President Ibrahim Mohamed Solih faces an uphill battle to secure a second mandate after working to improve strained relations with New Delhi, the archipelago nation’s traditional benefactor.

Frontrunner Mohamed Muizzu helms a party that presided over an influx of Chinese investment money when it last held power and has signalled a return to Beijing’s orbit if he wins.

Muizzu won the election’s first round earlier this month, taking 46 percent of the vote but finishing ahead of Solih by barely 15,000 ballots and short of the absolute majority needed to win outright.

“Queues formed long before polling opened,” one official said.

Solih and Muizzu voted at separate polling booths in the capital Male, with both telling reporters they were confident of victory.

Watchdog Transparency Maldives said there had been some incidents of “electoral violence” without specifying further details.

Police reported arresting 14 people, mostly for taking photographs of their marked ballot papers and sharing them on social media.

The Maldives sits in a strategically vital position in the middle of the Indian Ocean, astride one of the world’s busiest east-west shipping lanes. Muizzu’s party was an eager recipient of financial largesse from China’s Belt and Road infrastructure program.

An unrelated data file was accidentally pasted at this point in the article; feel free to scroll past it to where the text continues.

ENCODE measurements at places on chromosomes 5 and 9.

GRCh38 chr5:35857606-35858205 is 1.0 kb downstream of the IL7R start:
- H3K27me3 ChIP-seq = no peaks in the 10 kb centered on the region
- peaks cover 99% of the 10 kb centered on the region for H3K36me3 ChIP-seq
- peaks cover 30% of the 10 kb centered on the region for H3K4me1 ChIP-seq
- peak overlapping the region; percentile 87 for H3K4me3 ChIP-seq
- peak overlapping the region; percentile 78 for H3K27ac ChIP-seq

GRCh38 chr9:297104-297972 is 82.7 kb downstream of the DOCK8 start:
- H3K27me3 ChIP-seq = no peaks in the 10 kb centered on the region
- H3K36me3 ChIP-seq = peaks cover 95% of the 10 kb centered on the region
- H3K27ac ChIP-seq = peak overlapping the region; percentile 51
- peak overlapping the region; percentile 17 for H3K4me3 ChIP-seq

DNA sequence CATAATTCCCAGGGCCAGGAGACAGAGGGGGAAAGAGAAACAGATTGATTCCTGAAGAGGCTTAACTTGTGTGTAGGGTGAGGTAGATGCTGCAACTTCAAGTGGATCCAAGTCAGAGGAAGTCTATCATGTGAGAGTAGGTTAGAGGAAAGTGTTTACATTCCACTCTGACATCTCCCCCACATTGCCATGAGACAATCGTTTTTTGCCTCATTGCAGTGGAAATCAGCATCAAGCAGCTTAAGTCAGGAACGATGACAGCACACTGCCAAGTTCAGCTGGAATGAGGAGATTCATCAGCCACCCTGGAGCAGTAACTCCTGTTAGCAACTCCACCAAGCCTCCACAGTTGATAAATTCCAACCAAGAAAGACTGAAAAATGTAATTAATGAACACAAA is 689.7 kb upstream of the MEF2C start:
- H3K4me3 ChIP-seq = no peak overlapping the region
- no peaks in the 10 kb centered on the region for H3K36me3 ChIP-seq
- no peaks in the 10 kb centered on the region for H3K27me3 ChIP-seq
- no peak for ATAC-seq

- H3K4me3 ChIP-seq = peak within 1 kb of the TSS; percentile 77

His mentor, former President Abdulla Yameen, borrowed heavily from China for construction projects and spurned India.

Solih was elected in 2018 on the back of discontent with Yameen’s increasingly autocratic rule, accusing him of pushing the country into a Chinese debt trap.

Yameen’s turn toward Beijing had also alarmed New Delhi, which shares concerns with the US and its allies at China’s growing assertiveness in the Indian Ocean.

India is a member of the strategic Quad alliance alongside the US, Australia and Japan.

But Solih’s restoration of the Maldives’ traditional posture has itself proved controversial, with many in the archipelago disapproving of India’s outsized political and economic clout.

Muizzu has vowed if elected to free his mentor Yameen, currently serving an 11-year sentence for corruption on the same prison island where he had jailed many of his political opponents during his tenure.

The 45-year-old emerged as a candidate after Yameen’s conviction barred the former president from running for public office.